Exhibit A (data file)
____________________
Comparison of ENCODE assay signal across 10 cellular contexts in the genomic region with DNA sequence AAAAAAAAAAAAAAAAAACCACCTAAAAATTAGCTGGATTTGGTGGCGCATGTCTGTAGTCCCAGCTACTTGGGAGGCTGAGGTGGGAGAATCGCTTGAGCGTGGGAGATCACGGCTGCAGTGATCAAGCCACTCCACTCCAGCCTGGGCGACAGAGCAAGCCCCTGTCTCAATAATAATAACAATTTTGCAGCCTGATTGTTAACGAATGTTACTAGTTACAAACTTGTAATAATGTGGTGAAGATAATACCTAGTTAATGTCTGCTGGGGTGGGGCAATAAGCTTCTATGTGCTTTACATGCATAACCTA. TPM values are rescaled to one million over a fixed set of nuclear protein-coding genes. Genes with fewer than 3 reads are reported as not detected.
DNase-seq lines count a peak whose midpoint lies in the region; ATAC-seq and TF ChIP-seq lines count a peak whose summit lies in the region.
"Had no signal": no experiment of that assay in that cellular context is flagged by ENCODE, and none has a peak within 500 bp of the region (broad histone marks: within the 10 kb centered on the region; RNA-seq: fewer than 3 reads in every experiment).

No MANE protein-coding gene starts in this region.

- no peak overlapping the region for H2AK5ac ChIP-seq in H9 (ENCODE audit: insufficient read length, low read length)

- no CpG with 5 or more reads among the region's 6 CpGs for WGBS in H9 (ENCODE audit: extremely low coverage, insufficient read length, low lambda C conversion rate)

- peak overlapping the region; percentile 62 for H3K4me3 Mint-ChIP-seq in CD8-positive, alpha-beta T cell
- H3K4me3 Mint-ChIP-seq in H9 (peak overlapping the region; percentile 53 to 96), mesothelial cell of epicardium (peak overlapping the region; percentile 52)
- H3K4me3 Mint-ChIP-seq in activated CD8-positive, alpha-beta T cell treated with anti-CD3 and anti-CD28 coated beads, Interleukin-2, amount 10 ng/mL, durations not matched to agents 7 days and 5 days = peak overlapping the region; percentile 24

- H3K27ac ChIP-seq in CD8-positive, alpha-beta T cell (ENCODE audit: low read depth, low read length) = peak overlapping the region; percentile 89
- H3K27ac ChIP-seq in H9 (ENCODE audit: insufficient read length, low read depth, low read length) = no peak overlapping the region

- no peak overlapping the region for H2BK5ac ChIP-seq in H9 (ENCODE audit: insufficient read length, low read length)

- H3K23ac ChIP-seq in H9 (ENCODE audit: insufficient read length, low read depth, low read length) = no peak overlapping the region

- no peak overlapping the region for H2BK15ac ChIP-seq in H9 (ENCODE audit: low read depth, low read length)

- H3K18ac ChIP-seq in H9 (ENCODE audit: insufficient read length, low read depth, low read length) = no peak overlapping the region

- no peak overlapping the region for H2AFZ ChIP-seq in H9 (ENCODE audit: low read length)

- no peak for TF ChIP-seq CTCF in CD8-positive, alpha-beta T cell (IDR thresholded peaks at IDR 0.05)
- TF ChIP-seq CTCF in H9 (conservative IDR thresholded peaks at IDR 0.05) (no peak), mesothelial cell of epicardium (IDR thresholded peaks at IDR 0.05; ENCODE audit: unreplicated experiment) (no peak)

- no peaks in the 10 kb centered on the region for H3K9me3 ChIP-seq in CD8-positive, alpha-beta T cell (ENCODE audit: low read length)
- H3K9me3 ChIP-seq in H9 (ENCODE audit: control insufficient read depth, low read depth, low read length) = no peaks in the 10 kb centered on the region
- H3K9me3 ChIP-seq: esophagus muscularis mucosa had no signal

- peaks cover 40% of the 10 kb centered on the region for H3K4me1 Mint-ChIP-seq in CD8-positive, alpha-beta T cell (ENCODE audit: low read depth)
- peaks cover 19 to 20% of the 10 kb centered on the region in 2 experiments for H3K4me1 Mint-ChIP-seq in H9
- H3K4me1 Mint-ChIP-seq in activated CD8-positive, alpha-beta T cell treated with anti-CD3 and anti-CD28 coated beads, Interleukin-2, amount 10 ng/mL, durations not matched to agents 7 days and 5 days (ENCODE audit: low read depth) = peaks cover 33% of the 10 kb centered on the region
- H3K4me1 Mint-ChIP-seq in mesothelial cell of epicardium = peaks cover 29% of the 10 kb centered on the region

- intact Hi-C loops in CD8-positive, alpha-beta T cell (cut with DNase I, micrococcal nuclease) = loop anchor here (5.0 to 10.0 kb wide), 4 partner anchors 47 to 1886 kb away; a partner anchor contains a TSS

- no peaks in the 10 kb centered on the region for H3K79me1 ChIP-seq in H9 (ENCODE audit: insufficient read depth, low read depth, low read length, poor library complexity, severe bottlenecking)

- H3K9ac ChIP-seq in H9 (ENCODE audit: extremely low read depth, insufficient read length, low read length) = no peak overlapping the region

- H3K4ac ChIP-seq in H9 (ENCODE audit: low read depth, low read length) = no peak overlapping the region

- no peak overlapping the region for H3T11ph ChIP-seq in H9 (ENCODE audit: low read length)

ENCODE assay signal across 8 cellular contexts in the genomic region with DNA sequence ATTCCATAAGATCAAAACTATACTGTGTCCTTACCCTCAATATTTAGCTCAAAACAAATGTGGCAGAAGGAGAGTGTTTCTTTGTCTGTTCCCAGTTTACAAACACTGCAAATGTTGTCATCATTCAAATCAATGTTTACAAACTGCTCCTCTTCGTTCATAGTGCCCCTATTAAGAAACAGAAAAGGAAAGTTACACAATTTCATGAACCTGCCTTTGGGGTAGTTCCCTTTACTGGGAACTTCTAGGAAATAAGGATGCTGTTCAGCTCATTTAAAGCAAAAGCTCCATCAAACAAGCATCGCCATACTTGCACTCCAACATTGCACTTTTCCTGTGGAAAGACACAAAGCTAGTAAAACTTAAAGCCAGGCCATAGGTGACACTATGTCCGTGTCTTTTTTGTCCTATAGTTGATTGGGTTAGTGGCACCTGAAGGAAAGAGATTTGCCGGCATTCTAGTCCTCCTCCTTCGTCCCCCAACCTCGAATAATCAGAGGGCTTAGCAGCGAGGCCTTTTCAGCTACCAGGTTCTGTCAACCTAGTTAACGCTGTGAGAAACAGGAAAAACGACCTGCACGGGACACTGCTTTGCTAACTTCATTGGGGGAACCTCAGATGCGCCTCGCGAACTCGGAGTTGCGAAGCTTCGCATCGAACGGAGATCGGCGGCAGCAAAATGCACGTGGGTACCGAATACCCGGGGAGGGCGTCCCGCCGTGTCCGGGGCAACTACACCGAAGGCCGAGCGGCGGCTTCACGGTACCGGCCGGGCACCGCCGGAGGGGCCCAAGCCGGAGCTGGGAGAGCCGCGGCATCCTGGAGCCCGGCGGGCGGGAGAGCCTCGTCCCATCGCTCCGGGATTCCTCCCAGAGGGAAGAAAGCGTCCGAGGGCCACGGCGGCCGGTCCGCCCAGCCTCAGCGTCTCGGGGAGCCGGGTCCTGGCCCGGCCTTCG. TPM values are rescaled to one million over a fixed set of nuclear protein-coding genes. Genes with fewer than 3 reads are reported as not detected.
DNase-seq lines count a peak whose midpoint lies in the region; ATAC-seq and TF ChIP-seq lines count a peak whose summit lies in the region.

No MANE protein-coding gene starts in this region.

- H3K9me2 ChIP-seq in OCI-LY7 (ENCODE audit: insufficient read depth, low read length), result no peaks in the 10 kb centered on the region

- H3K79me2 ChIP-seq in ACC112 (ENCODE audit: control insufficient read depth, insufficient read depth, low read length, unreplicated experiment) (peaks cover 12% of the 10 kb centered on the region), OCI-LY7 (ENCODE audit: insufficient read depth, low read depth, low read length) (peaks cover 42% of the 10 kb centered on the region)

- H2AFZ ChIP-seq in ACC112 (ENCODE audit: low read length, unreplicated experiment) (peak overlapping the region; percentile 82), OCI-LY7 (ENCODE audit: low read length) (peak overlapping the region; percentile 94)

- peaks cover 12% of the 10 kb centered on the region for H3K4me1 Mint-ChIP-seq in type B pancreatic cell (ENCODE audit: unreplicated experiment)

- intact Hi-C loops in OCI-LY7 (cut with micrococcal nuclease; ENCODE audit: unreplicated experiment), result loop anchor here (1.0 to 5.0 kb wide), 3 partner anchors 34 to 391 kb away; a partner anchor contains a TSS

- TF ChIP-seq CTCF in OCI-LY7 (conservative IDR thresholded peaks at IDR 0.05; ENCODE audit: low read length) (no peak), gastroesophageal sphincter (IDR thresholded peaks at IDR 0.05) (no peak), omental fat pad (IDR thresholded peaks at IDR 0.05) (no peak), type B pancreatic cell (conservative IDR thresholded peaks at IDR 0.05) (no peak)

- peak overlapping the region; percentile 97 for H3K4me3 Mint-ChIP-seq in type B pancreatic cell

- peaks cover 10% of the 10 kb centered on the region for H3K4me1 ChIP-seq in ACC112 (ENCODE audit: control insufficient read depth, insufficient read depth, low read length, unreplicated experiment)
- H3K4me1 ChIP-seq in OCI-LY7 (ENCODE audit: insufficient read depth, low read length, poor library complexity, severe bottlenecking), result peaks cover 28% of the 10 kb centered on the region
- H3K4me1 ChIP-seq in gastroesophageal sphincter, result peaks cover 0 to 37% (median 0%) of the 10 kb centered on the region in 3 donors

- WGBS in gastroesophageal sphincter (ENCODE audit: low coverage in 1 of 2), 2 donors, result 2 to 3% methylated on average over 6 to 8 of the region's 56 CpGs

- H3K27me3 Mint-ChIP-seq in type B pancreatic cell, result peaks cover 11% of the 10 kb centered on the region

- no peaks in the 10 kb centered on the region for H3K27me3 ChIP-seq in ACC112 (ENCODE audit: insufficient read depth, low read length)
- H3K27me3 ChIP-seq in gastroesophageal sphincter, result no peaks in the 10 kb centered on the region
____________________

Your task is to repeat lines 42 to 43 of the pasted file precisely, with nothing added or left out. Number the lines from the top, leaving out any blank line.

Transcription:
- H3K4me1 ChIP-seq in OCI-LY7 (ENCODE audit: insufficient read depth, low read length, poor library complexity, severe bottlenecking), result peaks cover 28% of the 10 kb centered on the region
- H3K4me1 ChIP-seq in gastroesophageal sphincter, result peaks cover 0 to 37% (median 0%) of the 10 kb centered on the region in 3 donors